FRUITLAND — With just over a month of school under her belt, new Fruitland High School principal Marci Haro has gotten to know a lot about the students she works with and her many Fruitland coworkers.
But many in the valley have yet to get to know the newest administrator of Fruitland School District.
The Argus Observer is running Haro’s answers as submitted, with only slight changes made for clarity or grammar.
AO: Tell us a little bit about yourself. Where are you from? What got you into education?
Haro: I am originally from Coos Bay, Oregon. When I was 15 my mother married my stepfather who was a Master Chief in the Coast Guard, from that moment I became a military brat and we moved to different places in the United States. I received my BA at Rutgers University and Masters from Central Washington University and my Human Resources Certification from Concordia University. I am a lifelong learner and I am an avid reader and global explorer. I like to travel when I am not working and I have been involved in dog sports since I was 10: I have been mushing since I was 10 and competed professionally for several years, I now show my Samoyeds and compete in other working events.
I became an educator because I took a class my senior year in high school where I walked to a local elementary school and tutored first-graders. The “aha” moments on their faces and their excitement for learning new things steered my path into education. I have been an advocate for children since that experience. During my undergraduate work in college I took some time off and taught 4th grade in Kenya, Africa and traveled throughout Africa and Europe.
AO: What made you decide to apply for the job at Fruitland High School? Had you previously heard about Fruitland before the job opening?
Haro: My husband is from Ontario, and when we traveled to visit his family we would drive by the campus. I have stopped on the campus to explore and admire the pride that is displayed by the upkeep of the grounds; furthermore the discussions that I have had with my family and community members prior to applying for the position were so positive about Fruitland and the support from the community.
AO: Having been in your position for a month now, what has been one of the highlights of working at Fruitland?
Haro: There have been multiple highlights my first month with students! First of all, the students are wonderful, they are academic and have pride in their school. The community is extremely supportive and I am overwhelmed by the warm welcome I am receiving. My staff is amazing to work with, they are a group of professionals that care about kids! Lastly, my administrative team is the best I have had the pleasure to be a part of. My superintendent is extremely supportive to work with and I really enjoy attending events and functions with her and the rest of the admin team and staff.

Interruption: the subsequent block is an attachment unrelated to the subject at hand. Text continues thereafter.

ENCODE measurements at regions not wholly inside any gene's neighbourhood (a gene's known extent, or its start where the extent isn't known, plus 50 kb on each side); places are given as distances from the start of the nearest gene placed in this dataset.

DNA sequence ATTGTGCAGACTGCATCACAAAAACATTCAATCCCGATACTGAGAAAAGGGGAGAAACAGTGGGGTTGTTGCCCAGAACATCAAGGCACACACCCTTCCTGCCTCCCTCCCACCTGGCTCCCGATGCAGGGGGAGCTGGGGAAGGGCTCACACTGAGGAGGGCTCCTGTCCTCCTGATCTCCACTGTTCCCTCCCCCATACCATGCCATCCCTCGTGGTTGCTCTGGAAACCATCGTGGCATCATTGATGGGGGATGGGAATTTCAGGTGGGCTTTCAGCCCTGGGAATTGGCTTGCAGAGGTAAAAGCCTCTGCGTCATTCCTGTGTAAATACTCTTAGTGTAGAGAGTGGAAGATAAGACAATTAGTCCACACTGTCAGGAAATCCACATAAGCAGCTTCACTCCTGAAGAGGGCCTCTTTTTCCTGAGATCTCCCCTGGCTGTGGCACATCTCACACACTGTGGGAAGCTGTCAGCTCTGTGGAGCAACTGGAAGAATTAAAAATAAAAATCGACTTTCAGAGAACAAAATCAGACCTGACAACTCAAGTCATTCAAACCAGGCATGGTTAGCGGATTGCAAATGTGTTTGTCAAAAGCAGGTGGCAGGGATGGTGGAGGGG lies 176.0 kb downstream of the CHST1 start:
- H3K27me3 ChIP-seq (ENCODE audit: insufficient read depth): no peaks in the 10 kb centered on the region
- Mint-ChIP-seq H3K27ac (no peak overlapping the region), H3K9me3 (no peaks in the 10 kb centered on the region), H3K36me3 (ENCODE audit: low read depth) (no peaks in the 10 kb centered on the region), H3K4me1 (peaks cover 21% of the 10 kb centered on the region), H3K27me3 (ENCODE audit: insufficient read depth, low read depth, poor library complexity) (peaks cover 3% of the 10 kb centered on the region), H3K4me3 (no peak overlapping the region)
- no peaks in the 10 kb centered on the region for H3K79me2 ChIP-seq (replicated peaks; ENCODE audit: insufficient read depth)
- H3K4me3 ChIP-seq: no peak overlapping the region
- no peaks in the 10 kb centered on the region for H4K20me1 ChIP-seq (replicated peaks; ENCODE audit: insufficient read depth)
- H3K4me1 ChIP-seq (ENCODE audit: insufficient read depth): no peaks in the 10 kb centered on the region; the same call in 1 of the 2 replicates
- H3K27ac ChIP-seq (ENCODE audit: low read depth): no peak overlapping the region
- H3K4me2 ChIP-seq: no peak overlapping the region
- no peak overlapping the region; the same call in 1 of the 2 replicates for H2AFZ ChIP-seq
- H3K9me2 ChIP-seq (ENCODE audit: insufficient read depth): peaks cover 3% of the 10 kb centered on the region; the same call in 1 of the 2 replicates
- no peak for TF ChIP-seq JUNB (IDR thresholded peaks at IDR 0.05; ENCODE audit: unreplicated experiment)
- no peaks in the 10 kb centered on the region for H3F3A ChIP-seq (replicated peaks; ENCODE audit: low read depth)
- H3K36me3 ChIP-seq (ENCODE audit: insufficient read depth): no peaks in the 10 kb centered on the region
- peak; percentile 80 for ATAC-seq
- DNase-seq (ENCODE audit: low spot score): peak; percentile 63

AO: What are you most excited about coming into the 2019-2020 school year?
Haro: I am extremely proud and honored to be a part of the Fruitland community. I am looking forward to making Fruitland High School a strong academic and extra-curricular experience for all students.
AO: Coming from a small school like Crow, was the change to Fruitland High School a bit of a culture shock?
Haro: I have spent most of my career in the Highline School District where the buildings have over 800 to 1,800 hundred students. I enjoy working with a team at FHS and collaborating with the best educators in the business.
AO: The Treasure Valley is a lot different than Eugene. How have you adjusted to life in the high desert?
Haro: Being a military brat, I have lived in numerous places throughout the US. I enjoy exploring and learning different parts of our country. My favorite part of Fruitland are the sunrises and sunsets. I look forward to the beautiful sky every day!
AO: As a new administrator at Fruitland High School, do you have any ideas for changes you’d like to make at the high school? Do you have any plans for the school year?
Haro: Coming in to a new school, I like to observe and learn the culture and history of the school and community. It is important to understand the nuances prior to making changes at FHS. Once I learn about the school, then I can steer the ship with the help of a shared leadership process. It is important that we, as a staff work together to do what is best for all students.